Reproduced with kind permission by Nicola Vague
Continuing on the theme of my last post about being stuck on the ‘thinking and doing’ treadmill, this time I want to outline my 5S Personal Leadership model. This model captures five practices and experiences that you can use to bring yourself out of your head and into your body, connecting more with ‘feeling and being’. Once you have acknowledged that nagging internal voice telling you that something needs to change, and perhaps taken some initial simple steps towards that change, it’s time to take some more concrete steps. This model is designed to get you on the right track with commitment to and focus on your personal leadership, putting you firmly on the path towards becoming a better version of you.
Personal Leadership 5S Model
Carve out the space in work and life to focus on your personal leadership. In just the same way that you schedule meetings with others, schedule ‘personal leadership/self-care’ ‘meetings with yourself’ in your calendar.
Give these ‘appointments’ the same priority you would if they were meetings, which may involve setting some healthy boundaries. You might need to say ‘no’ to some requests or things that feel like ‘shoulds’. You may need to more assertively express your needs to your partner, colleagues or team. It may require taking yourself away, perhaps booking into a retreat or a place in the country for a couple of days by yourself. During these personal leadership sessions, turn off your phone, find an inviting location where you won’t be interrupted, remove all distractions and show up fully by yourself for yourself.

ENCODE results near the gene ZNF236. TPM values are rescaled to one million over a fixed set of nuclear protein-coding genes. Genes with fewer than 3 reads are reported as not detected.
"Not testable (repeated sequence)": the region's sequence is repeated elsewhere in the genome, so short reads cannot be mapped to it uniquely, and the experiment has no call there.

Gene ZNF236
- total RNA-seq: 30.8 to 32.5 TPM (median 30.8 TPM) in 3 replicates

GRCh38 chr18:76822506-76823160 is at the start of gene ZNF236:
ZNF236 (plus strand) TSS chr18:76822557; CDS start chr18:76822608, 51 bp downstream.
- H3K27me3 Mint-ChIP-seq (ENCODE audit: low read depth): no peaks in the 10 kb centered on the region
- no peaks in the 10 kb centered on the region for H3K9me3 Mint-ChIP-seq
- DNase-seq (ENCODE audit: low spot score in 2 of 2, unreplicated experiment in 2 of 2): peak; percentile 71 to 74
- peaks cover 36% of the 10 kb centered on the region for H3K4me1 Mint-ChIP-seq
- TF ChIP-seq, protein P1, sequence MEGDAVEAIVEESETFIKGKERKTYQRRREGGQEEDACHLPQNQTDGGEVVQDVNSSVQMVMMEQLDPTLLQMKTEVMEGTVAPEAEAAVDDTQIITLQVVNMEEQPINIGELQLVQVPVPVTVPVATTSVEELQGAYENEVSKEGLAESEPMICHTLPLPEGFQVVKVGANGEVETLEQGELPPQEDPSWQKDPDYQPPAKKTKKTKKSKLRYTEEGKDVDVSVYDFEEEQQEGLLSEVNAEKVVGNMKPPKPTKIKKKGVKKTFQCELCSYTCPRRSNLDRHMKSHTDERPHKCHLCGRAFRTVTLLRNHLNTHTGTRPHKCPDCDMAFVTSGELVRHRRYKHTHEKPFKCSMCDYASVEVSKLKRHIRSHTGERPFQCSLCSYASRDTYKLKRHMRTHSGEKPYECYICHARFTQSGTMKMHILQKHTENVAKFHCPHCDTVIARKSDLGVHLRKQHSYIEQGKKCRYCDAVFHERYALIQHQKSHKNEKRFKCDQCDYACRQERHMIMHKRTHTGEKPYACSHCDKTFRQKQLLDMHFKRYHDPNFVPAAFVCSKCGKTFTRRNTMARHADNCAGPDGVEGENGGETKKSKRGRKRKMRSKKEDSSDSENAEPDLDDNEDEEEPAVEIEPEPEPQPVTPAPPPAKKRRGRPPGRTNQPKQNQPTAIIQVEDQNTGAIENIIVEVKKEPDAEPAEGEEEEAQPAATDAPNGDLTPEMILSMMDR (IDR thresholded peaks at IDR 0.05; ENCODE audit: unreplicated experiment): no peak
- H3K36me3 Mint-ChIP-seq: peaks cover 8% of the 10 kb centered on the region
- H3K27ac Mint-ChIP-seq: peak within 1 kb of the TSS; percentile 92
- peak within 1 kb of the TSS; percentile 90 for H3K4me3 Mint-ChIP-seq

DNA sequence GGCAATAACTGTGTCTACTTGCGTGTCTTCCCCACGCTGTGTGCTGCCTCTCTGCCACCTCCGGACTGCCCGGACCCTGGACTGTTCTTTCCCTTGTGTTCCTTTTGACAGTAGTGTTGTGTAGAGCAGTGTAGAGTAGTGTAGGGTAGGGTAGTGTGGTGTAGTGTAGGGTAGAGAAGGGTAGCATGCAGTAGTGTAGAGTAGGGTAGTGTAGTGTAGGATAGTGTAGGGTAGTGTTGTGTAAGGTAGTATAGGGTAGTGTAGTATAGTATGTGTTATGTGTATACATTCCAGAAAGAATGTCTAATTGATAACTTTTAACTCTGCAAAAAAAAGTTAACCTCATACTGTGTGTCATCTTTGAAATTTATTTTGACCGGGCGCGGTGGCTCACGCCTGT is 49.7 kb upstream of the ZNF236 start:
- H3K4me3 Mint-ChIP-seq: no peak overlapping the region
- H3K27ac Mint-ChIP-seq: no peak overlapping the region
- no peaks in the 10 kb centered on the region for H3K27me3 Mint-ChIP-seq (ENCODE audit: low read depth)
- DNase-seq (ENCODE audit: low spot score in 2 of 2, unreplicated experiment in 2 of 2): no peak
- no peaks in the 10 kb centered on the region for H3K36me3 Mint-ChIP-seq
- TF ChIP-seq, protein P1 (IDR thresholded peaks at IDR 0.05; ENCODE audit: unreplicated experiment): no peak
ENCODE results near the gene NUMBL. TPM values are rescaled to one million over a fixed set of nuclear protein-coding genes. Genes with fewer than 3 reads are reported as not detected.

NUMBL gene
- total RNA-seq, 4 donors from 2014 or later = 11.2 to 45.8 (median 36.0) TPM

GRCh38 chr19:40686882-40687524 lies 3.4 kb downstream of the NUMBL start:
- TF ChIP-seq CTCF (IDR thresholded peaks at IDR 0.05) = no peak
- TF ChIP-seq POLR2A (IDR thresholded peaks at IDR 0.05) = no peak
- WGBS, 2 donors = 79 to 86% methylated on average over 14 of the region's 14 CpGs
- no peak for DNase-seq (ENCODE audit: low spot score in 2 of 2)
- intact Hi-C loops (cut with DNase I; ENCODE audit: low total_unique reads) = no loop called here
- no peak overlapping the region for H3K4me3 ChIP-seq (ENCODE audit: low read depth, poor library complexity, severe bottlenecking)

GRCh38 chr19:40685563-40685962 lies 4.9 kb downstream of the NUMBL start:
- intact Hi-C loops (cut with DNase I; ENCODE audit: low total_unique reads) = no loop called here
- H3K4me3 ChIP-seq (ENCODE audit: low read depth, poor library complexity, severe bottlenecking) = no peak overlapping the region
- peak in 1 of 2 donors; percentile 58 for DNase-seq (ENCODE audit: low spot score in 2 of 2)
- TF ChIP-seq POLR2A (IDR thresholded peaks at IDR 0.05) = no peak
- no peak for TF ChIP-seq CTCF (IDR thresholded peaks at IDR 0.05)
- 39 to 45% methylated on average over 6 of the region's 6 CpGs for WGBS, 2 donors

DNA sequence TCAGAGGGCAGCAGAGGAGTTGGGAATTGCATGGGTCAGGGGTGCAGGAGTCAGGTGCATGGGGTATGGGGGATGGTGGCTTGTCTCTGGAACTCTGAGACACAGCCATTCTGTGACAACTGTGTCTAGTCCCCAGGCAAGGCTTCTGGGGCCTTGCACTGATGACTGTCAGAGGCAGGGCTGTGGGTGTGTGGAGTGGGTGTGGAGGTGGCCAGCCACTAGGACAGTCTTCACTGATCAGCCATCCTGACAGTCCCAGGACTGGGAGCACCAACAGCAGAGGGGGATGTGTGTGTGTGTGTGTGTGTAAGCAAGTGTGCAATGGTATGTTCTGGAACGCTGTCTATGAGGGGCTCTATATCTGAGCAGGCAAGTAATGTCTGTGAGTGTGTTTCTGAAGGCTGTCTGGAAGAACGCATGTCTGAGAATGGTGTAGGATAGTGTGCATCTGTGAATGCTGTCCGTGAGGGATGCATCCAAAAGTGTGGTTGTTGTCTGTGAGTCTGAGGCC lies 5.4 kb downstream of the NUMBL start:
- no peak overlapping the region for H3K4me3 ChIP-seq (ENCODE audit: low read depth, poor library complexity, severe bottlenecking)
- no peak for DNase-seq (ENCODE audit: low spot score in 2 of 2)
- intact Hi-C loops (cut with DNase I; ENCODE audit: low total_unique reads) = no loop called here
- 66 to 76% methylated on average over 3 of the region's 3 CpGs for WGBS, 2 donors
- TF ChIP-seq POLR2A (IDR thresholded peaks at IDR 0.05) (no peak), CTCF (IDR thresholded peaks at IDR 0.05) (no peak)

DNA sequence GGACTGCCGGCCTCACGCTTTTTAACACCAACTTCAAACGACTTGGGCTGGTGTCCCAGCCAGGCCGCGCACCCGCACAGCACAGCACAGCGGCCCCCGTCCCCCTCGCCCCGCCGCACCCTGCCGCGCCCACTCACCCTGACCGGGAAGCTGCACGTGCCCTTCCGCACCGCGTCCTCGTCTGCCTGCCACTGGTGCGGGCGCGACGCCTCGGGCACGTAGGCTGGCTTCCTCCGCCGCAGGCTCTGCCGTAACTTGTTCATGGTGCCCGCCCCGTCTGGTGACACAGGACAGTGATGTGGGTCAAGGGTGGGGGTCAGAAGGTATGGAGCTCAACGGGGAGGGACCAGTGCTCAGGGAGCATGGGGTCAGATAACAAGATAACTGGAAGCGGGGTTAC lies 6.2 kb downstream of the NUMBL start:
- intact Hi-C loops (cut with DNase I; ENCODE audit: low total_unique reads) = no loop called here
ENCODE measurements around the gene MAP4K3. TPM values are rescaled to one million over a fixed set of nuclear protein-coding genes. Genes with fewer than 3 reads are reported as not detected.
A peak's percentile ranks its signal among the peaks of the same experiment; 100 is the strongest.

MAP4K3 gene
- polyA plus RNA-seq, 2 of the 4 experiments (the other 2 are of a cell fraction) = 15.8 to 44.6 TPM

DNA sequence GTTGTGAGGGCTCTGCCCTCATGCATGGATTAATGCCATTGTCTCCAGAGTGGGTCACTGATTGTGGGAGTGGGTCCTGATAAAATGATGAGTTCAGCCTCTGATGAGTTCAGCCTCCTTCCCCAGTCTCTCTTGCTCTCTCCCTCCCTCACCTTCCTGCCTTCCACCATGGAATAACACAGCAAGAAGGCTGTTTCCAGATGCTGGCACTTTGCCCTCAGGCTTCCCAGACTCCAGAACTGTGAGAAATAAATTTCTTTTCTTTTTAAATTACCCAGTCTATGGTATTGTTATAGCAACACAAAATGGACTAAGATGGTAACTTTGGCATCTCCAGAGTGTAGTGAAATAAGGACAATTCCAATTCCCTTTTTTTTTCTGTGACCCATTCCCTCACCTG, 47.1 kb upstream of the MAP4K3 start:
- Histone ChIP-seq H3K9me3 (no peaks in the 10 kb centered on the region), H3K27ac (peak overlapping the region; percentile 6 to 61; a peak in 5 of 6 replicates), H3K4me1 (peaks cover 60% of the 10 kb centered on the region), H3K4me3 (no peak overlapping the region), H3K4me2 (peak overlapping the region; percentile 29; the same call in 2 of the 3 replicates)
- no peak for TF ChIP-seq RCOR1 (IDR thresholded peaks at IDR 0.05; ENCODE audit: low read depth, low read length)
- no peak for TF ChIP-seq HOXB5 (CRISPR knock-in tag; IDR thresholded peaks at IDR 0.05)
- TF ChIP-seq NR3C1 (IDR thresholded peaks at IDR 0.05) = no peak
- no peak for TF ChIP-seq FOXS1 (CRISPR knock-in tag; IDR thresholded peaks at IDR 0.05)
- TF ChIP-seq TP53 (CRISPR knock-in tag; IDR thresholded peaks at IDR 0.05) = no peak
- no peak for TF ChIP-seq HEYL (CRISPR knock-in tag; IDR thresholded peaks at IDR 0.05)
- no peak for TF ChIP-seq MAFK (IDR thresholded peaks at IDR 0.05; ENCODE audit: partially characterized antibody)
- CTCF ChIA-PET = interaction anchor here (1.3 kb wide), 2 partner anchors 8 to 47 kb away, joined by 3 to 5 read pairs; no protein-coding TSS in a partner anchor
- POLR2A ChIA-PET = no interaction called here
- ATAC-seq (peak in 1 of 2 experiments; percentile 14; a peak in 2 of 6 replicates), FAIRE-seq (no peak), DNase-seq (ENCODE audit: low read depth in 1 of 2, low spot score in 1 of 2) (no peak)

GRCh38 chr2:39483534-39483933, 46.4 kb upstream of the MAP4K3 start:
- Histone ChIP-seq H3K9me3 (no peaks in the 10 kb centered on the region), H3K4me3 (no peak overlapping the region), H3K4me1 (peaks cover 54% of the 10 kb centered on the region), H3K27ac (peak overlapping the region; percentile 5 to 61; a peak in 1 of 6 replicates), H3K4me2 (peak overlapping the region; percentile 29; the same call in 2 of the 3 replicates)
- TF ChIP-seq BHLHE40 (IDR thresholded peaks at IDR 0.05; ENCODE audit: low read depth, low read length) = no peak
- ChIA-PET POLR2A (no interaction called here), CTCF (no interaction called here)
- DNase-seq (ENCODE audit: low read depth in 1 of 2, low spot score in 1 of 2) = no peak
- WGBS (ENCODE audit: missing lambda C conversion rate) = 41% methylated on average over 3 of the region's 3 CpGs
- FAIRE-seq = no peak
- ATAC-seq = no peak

Creating space is where it all begins. It allows the external ‘noise’ of life to quieten down enough so that you can hear your own breath and feel your own heartbeat.
Within the space you have carved out, welcome stillness. You may experience some resistance and an urge to be distracted away from stillness – that’s normal. Stay with it. You can use some of the tips in these two previous posts to begin to notice your breath, quieten your mind, etc.